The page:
This evening I was at an Open Garage talk hosted by the Revs Program at Stanford [Link].
Tadge Juechter, chief engineer on the Corvette, shared with an audience of over 200 the features of the new seventh generation of the paradigm of the American sports car.
At the heart of the design effort was the matter of the personality of the Corvette – rooted in performance and a distinctive driving experience, plus the looks, the styling.
How do you refresh, renew the Corvette without losing its soul?
How do you capture, describe the driving experience, established and evolved through 60 years? So that you can hold onto this, maintain Corvette authenticity, while offering something new for 2014?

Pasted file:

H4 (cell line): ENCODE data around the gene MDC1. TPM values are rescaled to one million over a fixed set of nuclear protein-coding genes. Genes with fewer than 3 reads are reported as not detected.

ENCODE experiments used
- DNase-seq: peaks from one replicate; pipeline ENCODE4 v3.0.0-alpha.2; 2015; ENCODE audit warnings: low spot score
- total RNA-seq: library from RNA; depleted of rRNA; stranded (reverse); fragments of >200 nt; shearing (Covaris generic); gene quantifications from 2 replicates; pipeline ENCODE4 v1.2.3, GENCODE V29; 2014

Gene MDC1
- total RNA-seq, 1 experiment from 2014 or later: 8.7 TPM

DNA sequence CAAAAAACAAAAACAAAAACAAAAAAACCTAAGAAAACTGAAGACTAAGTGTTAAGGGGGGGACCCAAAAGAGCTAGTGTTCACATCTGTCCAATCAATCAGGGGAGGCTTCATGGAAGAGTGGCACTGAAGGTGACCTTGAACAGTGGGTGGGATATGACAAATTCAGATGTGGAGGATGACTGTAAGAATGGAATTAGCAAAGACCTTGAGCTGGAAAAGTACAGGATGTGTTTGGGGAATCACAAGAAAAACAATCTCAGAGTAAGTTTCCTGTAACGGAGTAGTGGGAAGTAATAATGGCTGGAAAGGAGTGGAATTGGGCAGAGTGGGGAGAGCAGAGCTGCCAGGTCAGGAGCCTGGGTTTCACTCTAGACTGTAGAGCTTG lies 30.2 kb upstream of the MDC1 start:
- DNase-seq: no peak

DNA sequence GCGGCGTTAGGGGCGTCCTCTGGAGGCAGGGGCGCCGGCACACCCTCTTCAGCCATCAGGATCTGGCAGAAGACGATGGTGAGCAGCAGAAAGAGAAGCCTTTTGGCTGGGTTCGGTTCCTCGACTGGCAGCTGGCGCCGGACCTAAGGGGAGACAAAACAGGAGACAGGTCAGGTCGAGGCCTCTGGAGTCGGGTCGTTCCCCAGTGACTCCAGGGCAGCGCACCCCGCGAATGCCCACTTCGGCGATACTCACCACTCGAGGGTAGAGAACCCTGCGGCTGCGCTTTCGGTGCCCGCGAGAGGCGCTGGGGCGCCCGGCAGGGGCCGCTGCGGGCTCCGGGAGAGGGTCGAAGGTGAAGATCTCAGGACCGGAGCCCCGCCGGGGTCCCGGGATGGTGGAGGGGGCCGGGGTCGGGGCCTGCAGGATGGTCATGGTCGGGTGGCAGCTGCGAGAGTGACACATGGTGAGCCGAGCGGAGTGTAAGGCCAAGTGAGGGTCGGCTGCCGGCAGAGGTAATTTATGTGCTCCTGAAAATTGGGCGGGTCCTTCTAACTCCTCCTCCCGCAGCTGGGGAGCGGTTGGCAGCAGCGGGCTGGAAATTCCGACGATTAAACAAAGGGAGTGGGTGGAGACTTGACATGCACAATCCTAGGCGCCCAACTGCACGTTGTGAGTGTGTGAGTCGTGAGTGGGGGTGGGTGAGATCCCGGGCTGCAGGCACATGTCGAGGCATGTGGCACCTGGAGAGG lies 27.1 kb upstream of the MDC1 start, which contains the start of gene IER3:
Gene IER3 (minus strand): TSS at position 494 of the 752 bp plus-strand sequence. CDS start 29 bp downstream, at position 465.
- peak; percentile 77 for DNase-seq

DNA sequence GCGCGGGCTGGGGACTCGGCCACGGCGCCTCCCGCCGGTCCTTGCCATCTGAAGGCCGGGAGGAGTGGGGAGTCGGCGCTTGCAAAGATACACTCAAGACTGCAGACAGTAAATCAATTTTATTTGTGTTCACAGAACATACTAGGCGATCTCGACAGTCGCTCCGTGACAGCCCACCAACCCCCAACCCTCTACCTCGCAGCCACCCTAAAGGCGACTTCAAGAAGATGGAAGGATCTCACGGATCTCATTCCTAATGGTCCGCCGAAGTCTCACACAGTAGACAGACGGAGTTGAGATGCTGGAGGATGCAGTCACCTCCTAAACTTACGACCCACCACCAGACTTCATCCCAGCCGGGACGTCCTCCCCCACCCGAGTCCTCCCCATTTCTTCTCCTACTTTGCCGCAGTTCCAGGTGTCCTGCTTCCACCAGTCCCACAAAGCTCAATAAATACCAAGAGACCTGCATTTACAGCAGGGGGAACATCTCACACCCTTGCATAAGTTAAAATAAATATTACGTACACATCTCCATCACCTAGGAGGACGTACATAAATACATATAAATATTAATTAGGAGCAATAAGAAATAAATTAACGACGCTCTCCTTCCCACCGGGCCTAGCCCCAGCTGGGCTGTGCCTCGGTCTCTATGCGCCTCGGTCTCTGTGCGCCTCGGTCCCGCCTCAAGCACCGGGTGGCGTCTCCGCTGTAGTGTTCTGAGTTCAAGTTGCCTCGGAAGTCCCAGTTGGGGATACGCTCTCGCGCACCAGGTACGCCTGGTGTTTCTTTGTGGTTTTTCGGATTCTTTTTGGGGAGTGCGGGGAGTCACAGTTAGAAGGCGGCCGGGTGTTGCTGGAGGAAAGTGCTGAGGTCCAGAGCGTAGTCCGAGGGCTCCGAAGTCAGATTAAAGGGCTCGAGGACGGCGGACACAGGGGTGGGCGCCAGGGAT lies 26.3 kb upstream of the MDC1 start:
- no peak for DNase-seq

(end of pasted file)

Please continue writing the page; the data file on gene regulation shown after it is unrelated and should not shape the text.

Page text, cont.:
Much came down to numbers – acceleration, breaking, the downforce of airflow, lateral g-force, the options offered in “driver mode selection”. Of course we need to know what these numbers actually mean in terms of experience – to an outsider this evening will have sounded like gobbledegook.
The challenge, quite coincidentally, was one I was discussing this afternoon in our seminar on design and antiquarians [Link] – just how do you describe things, that we might know them, understand them, construct knowledge of them, act on them? The challenge is one where epistemology and ontology meet. The challenge is one of
pragmatography – representing things and things done
a cut-away showing the essence of the new Corvette